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Attorney General Barr notes 'deeply concerning,' 'serious irregularities' at jail where Epstein died

Conservative Review

Attorney General William Barr said Monday that he was "angry" to find out about accused child sex trafficker Jeffrey Epstein's death while in federal custody at the Metropolitan Correctional Center over the weekend and vowed once again to find out how it happened.

While giving an address at the Fraternal Order of Police's annual conference in New Orleans, America's top cop paused to address the ongoing question of how Epstein's death occurred while in federal custody.

"This sex trafficking case was very important to the Department of Justice and to me personally," Barr said. "It was important to the dedicated prosecutors in the Southern District of New York and to our FBI agents who investigated the case and were preparing it for trial."

"Most importantly, this case was important to the victims who had the courage to come forward and deserve the opportunity to confront the accused in the courtroom," the attorney general continued. "I was appalled — and indeed, the whole department was — and frankly angry, to learn of the MCC's failure to adequately secure this prisoner.

"We are now learning of serious irregularities at this facility that are deeply concerning and demand a thorough investigation," Barr said. "The FBI and the office of inspector general are doing just that. We will get to the bottom of what happened, and there will be accountability."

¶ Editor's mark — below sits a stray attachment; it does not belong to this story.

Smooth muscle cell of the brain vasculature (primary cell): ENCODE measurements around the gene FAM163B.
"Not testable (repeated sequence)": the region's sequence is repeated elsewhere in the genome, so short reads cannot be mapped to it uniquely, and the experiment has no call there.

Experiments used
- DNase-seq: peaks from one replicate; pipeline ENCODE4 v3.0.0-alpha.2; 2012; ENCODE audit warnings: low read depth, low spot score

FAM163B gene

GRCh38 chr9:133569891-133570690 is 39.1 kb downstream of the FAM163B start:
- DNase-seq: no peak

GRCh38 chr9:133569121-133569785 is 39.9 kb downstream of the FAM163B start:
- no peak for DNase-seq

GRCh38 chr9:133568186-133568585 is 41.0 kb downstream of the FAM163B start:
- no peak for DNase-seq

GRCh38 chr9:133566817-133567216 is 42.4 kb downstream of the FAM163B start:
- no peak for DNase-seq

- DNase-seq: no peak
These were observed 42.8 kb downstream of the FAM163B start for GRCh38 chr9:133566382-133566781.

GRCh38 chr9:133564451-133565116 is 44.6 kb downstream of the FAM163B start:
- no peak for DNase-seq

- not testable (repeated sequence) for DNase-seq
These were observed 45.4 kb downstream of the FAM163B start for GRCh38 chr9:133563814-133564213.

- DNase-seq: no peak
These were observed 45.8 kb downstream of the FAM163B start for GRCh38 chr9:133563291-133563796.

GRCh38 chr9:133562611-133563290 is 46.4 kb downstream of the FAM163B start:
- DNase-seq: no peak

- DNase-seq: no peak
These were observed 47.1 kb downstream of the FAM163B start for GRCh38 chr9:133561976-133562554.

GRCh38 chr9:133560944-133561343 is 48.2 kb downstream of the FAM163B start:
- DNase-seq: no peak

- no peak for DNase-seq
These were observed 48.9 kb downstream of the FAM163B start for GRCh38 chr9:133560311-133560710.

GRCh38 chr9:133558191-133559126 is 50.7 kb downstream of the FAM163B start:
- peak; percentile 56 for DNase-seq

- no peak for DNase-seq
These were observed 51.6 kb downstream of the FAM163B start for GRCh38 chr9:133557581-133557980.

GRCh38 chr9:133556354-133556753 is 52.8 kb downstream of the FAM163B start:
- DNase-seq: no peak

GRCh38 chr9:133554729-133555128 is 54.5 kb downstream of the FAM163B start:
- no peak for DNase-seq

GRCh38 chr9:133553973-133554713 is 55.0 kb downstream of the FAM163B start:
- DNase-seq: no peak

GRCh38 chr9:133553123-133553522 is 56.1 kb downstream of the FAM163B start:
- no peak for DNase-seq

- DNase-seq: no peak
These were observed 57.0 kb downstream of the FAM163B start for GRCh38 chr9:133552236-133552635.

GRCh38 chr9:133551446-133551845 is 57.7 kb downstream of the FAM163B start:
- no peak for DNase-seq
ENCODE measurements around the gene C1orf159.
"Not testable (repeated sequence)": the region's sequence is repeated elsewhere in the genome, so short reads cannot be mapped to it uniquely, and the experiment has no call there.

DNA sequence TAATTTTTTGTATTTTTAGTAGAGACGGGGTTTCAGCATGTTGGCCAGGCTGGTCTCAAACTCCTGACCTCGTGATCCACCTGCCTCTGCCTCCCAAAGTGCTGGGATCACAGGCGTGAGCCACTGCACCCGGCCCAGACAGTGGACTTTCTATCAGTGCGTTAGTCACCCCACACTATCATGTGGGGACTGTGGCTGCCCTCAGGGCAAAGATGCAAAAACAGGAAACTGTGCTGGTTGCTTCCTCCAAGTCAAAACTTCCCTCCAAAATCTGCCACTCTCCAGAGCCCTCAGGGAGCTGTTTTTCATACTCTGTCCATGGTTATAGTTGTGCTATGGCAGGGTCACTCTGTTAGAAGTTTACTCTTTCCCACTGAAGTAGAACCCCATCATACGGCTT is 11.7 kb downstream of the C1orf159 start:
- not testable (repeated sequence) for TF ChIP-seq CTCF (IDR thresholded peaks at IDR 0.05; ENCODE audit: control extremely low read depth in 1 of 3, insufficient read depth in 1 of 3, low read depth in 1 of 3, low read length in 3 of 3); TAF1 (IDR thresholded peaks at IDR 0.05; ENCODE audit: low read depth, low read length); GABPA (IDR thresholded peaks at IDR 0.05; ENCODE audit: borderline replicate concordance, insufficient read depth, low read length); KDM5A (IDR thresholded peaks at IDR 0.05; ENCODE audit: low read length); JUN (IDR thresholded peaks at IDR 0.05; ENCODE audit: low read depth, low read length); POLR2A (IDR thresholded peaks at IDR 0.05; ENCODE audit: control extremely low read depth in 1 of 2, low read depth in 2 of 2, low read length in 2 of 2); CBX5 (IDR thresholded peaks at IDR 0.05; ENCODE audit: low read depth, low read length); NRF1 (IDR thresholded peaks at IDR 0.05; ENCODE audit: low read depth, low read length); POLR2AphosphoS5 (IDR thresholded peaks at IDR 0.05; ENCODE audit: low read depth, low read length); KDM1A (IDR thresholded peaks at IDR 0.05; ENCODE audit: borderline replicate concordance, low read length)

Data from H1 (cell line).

transcript of Barr's full remarks at the event was released shortly after by the Justice Department. Video is available below:

After news of Epstein's death broke over the weekend, Barr said Saturday in a formal statement: "Epstein's death raises serious questions that must be answered" and that there would be both an FBI and inspector general's investigation into the matter.

The circumstances surrounding the child sex trafficking suspect's weekend death, however, remain a mystery. There is no footage of what happened to the prisoner, law enforcement officials told the New York Post. Furthermore, a new report notes that Epstein's cellmate was transferred to another part of the prison before Epstein's death. Also, Epstein's death also comes on the heels of court documents in which two high-profile Democratic politicians had been named by one of the billionaire's accusers, adding to suspicions about the timing of the alleged suicide.

"Given Epstein's previous attempted suicide, he should have been locked in a padded room under unbroken, 24/7, constant surveillance," Sen. Ben Sasse, R-Neb., said in a letter to Barr on Saturday. "Obviously, heads must roll."

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